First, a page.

The overall goal of this project is to develop practical mitigation strategies to reduce contamination of postharvest oysters with Vibrio vulnificus (Vv) and V. parahaemolyticus (Vp). The specific objectives of this project are: <OL> <LI> To evaluate chill water and wet overboard storage to reduce natural Vv and Vp numbers; <LI> To determine genetic profiles of natural Vv and Vp isolated from chill tank and wet overboard storage oysters during the months of May-October; <LI> To use Smart Buttons TM to monitor time/temperature profiles of oysters during harvest, wet overboard storage, and refrigerated storage; <LI> To estimate costs and benefits of the optimal chill water tank and for the wet overboard storage approaches; and 5) to develop outreach and extension programs for control of Vv and Vp in post-harvest oysters. The chill tank storage study, preliminary wet overboard studies in Virginia Tech (VT), part of the validation study, and costs and benefit analyses of both approaches will be conducted at VT. The wet overboard study in Maryland, part of the validation study, pulsed-field gel electrophoresis (PFGE), and hybridization of filters for Objective 1 will be performed at the University of Maryland Eastern Shore (UMES). Statistical data analyses and mathematical modeling will be done at the FDA and UMES. Commercial trials will be conducted at Mobjack Bay Seafood, Inc., Ware, Va.; at Terry Bros., Inc., Willis Wharf, Va.; and at the Chesapeake Bay in Maryland.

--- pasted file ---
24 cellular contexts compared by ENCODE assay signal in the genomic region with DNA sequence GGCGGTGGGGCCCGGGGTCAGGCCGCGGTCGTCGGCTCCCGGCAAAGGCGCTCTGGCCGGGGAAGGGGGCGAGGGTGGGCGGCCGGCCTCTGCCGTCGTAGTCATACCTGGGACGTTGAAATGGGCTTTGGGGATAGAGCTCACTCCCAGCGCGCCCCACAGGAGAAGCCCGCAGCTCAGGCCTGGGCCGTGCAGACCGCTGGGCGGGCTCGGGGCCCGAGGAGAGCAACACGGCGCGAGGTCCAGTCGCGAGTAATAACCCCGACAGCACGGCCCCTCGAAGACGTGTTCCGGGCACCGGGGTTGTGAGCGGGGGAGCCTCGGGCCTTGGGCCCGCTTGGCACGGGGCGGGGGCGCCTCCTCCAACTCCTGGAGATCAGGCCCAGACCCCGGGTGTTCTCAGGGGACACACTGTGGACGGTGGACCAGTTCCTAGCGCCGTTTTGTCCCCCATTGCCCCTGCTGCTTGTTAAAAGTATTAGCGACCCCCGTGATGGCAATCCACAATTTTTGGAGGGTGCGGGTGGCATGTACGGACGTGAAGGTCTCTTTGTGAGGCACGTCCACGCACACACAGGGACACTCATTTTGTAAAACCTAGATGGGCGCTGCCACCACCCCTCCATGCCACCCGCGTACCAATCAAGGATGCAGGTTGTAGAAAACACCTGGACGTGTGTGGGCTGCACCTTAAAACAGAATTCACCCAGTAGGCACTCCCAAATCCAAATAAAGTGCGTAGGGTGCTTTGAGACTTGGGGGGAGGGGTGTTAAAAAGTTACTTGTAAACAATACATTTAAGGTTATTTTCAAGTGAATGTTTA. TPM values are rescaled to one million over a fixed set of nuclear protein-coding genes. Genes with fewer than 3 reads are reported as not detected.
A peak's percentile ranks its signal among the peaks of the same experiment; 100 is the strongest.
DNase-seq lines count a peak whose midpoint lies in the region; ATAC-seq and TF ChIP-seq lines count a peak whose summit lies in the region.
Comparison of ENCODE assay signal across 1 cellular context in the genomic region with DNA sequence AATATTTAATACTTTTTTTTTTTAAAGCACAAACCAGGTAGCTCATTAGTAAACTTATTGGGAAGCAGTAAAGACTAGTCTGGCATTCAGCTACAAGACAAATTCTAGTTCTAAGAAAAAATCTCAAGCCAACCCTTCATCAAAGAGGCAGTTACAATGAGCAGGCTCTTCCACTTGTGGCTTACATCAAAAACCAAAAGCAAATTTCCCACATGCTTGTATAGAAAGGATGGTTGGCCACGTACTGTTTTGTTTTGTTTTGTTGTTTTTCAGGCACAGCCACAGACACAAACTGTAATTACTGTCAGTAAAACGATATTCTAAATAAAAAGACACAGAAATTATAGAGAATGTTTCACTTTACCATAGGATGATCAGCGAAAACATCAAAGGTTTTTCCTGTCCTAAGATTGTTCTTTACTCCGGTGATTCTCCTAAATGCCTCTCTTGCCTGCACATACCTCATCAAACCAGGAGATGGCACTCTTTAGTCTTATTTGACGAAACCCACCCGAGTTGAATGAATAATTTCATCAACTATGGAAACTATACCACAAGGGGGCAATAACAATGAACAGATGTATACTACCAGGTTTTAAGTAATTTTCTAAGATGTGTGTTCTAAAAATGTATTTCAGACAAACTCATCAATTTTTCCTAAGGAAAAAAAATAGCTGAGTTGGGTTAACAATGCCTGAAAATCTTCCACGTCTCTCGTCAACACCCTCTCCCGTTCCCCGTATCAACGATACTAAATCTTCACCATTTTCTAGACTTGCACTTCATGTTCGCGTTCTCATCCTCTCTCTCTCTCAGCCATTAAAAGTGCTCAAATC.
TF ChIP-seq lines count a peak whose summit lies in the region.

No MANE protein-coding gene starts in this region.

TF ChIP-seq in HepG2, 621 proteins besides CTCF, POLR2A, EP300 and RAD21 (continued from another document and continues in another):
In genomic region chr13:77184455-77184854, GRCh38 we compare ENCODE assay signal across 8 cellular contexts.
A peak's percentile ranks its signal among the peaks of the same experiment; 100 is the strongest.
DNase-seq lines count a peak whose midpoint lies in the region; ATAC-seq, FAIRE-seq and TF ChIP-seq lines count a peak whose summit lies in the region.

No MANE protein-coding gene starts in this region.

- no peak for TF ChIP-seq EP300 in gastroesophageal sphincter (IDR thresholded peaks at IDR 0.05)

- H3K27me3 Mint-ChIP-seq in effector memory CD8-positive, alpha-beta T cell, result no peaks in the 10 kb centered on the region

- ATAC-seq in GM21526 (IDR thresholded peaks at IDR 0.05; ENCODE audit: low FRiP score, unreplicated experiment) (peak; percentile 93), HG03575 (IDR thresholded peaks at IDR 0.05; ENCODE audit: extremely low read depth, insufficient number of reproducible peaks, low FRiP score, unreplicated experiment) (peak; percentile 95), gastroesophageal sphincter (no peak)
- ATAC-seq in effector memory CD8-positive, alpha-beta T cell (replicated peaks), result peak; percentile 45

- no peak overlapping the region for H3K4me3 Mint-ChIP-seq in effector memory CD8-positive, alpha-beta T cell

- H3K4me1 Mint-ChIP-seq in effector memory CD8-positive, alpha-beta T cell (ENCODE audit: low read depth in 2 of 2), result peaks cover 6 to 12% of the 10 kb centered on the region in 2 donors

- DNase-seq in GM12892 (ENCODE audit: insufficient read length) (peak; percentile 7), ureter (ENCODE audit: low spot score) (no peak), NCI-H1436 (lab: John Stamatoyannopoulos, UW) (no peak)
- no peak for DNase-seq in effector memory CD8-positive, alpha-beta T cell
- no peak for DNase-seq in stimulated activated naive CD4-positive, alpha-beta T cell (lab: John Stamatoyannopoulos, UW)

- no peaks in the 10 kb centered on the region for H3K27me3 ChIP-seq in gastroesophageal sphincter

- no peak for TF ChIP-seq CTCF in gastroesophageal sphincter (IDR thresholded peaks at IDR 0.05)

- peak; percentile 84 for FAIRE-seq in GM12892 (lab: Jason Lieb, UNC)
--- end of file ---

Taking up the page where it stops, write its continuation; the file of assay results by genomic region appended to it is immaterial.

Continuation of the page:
Non-Technical Summary: Infections by Vibrio spp. increased by 41 percent from 1996-2005 and are at their highest levels since FoodNet began collecting data. These infections are most often associated with the consumption of raw seafood, particularly oysters. The U.S. Food and Drug Administration (FDA) recently announced its intent to require that oysters harvested during warm weather months receive a Post Harvest Process (PHP) to reduce levels of V. vulnificus (Vv). Since the announcement, the FDA has indicated that before implementation of this policy, it will work with stakeholders to identify and evaluate alternatives to existing PHP technologies. The proposed project will address this need by evaluating two potentially practical and cost effective post-harvest mitigation strategies. Study objectives include: 1) evaluate chill tank storage (CTS) and wet overboard storage (WOS) during the warmer months; 2) determine genetic profiles of natural Vv and Vibrio parahaemolyticus (Vp) isolated from CTS and WOS oysters; 3) use Smart ButtonsTM to monitor time temperature profiles of oysters during CTS and WOS; 4) estimate costs and benefits of the optimal CTS and WOS approaches; and 5) develop outreach and extension programs for control of Vv and Vp in postharvest oysters. This unique combination of multi-institutional research and outreach activities will help develop science-based control strategies. It will also heighten the research capacity in Food Science at the University of Maryland Eastern Shore. <P> Approach: Year 1 will focus on the use of chill water storage with UV, fluidized bed bio-filter, and protein skimmers with or without added hydrogen peroxide to reduce numbers of Vv and Vp in oysters. Analyses will include Vv and Vp and fecal coliforms and E. coli numbers in the oysters and Vibrio spp. and fecal coliform numbers in the chill tank water. Data will also be collected on the genetic profiles of Vv and Vp in post harvest oysters. In addition, preliminary studies will also focus on determining the effectiveness of overboard wet storage in high salinity waters (30-34 ppt) to reduce the numbers of Vv and Vp in oysters. Year 2 experiments will continue to focus on the effectiveness of overboard wet storage in high salinity waters (30-32 ppt) to reduce numbers of Vv and Vp in oysters. Temperature profile data will be collected on oysters during wet overboard storage with Smart ButtonsTM. Microbiological analyses will include Vv and Vp and fecal coliforms and E. coli numbers in the oysters. Data will also be collected on the genetic profiles of Vv and Vp in oysters using PFGE. Year 3 experiments will focus on determining economic costs of the optimum chill water tank and wet overboard storage of oysters. A validation study of the most promising mitigation strategies will also be conducted. Project results will be disseminated via classroom discussion, presentations at professional and industry meetings, and regulatory conferences. Workshops will be conducted to demonstrate the use of the practical post harvest mitigation strategies in reducing Vv and Vp in oysters. An evaluation committee comprised of investigators and collaborators of the project will meet at least twice annually to evaluate the progress of the projects and determine if any modifications are needed. In addition, the project director will regularly conduct meetings with the involved students and technician. Their needed skills and knowledge for the projects will be tested on a regular basis in order to maintain a consistent and competent level of research expertise. Samples will be promptly processed and data will be tightly scrutinized so that timely adjustments can be made to procedures, if needed.